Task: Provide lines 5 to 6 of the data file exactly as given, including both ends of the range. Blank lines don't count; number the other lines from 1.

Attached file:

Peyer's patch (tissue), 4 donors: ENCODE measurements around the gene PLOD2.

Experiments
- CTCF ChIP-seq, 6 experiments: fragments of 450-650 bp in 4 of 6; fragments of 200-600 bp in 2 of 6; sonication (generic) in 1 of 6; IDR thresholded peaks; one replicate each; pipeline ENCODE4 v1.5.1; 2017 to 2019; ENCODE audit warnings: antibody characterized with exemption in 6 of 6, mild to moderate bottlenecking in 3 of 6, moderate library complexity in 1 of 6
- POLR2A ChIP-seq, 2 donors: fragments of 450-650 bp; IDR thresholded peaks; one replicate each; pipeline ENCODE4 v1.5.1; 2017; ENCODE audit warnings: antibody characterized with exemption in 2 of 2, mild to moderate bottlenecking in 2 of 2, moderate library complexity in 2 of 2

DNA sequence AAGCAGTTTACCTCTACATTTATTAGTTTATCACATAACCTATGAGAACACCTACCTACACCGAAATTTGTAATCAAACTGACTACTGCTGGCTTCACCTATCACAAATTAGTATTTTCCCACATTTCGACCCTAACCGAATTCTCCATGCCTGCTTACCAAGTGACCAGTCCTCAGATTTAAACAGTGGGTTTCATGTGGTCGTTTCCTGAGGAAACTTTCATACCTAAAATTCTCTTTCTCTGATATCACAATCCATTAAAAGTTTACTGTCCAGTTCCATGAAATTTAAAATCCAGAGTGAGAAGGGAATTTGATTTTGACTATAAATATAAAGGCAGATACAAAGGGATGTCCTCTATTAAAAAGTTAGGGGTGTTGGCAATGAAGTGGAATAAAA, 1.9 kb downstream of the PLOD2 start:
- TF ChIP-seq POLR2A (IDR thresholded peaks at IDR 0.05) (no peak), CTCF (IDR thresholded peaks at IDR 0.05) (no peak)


DNA sequence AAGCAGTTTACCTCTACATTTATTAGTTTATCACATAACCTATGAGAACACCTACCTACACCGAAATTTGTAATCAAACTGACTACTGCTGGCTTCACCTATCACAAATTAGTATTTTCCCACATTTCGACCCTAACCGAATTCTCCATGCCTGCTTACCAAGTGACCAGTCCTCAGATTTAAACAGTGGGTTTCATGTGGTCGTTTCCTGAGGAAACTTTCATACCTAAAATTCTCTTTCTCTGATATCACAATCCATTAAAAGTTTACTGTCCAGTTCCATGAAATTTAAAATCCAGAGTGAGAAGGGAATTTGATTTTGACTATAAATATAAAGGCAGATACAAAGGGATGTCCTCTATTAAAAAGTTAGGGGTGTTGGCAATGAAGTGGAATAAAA, 1.9 kb downstream of the PLOD2 start:
- TF ChIP-seq POLR2A (IDR thresholded peaks at IDR 0.05) (no peak), CTCF (IDR thresholded peaks at IDR 0.05) (no peak)